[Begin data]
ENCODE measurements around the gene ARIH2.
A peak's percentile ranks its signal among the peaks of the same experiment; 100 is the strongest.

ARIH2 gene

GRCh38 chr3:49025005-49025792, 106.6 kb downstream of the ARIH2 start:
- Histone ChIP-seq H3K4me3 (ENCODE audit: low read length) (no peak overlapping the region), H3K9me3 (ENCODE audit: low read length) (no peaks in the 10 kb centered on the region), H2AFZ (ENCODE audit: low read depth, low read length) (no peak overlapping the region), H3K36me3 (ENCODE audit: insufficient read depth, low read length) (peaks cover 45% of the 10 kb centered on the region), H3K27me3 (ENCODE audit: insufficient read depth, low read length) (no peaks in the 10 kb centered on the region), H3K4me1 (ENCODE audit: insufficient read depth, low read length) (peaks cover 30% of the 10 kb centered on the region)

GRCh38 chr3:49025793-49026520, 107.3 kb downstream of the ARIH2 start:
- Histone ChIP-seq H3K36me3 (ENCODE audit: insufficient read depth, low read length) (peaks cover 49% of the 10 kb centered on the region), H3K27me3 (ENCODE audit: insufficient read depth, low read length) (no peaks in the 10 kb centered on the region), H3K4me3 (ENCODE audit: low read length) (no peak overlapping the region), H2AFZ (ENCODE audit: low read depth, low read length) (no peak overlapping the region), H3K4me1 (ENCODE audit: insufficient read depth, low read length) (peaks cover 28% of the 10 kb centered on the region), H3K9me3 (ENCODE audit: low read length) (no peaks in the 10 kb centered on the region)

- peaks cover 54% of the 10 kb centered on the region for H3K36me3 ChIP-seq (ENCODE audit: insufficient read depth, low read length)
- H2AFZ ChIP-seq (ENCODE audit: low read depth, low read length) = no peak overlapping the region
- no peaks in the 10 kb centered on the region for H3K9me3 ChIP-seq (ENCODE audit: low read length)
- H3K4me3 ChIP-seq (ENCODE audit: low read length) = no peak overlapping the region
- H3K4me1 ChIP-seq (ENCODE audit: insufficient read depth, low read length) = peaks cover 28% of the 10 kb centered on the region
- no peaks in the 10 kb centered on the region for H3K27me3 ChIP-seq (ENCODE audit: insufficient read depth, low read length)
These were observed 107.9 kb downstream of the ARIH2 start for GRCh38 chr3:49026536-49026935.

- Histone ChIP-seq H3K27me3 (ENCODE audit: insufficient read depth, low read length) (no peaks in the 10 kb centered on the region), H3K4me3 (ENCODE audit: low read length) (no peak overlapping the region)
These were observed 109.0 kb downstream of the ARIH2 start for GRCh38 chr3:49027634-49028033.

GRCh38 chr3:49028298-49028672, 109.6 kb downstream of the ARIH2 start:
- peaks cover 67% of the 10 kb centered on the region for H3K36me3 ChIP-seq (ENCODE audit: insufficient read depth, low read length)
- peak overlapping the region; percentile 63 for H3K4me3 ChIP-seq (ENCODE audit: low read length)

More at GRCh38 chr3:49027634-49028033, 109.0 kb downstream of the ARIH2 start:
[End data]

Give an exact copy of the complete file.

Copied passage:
ENCODE measurements around the gene ARIH2.
A peak's percentile ranks its signal among the peaks of the same experiment; 100 is the strongest.

ARIH2 gene

GRCh38 chr3:49025005-49025792, 106.6 kb downstream of the ARIH2 start:
- Histone ChIP-seq H3K4me3 (ENCODE audit: low read length) (no peak overlapping the region), H3K9me3 (ENCODE audit: low read length) (no peaks in the 10 kb centered on the region), H2AFZ (ENCODE audit: low read depth, low read length) (no peak overlapping the region), H3K36me3 (ENCODE audit: insufficient read depth, low read length) (peaks cover 45% of the 10 kb centered on the region), H3K27me3 (ENCODE audit: insufficient read depth, low read length) (no peaks in the 10 kb centered on the region), H3K4me1 (ENCODE audit: insufficient read depth, low read length) (peaks cover 30% of the 10 kb centered on the region)

GRCh38 chr3:49025793-49026520, 107.3 kb downstream of the ARIH2 start:
- Histone ChIP-seq H3K36me3 (ENCODE audit: insufficient read depth, low read length) (peaks cover 49% of the 10 kb centered on the region), H3K27me3 (ENCODE audit: insufficient read depth, low read length) (no peaks in the 10 kb centered on the region), H3K4me3 (ENCODE audit: low read length) (no peak overlapping the region), H2AFZ (ENCODE audit: low read depth, low read length) (no peak overlapping the region), H3K4me1 (ENCODE audit: insufficient read depth, low read length) (peaks cover 28% of the 10 kb centered on the region), H3K9me3 (ENCODE audit: low read length) (no peaks in the 10 kb centered on the region)

- peaks cover 54% of the 10 kb centered on the region for H3K36me3 ChIP-seq (ENCODE audit: insufficient read depth, low read length)
- H2AFZ ChIP-seq (ENCODE audit: low read depth, low read length) = no peak overlapping the region
- no peaks in the 10 kb centered on the region for H3K9me3 ChIP-seq (ENCODE audit: low read length)
- H3K4me3 ChIP-seq (ENCODE audit: low read length) = no peak overlapping the region
- H3K4me1 ChIP-seq (ENCODE audit: insufficient read depth, low read length) = peaks cover 28% of the 10 kb centered on the region
- no peaks in the 10 kb centered on the region for H3K27me3 ChIP-seq (ENCODE audit: insufficient read depth, low read length)
These were observed 107.9 kb downstream of the ARIH2 start for GRCh38 chr3:49026536-49026935.

- Histone ChIP-seq H3K27me3 (ENCODE audit: insufficient read depth, low read length) (no peaks in the 10 kb centered on the region), H3K4me3 (ENCODE audit: low read length) (no peak overlapping the region)
These were observed 109.0 kb downstream of the ARIH2 start for GRCh38 chr3:49027634-49028033.

GRCh38 chr3:49028298-49028672, 109.6 kb downstream of the ARIH2 start:
- peaks cover 67% of the 10 kb centered on the region for H3K36me3 ChIP-seq (ENCODE audit: insufficient read depth, low read length)
- peak overlapping the region; percentile 63 for H3K4me3 ChIP-seq (ENCODE audit: low read length)

More at GRCh38 chr3:49027634-49028033, 109.0 kb downstream of the ARIH2 start: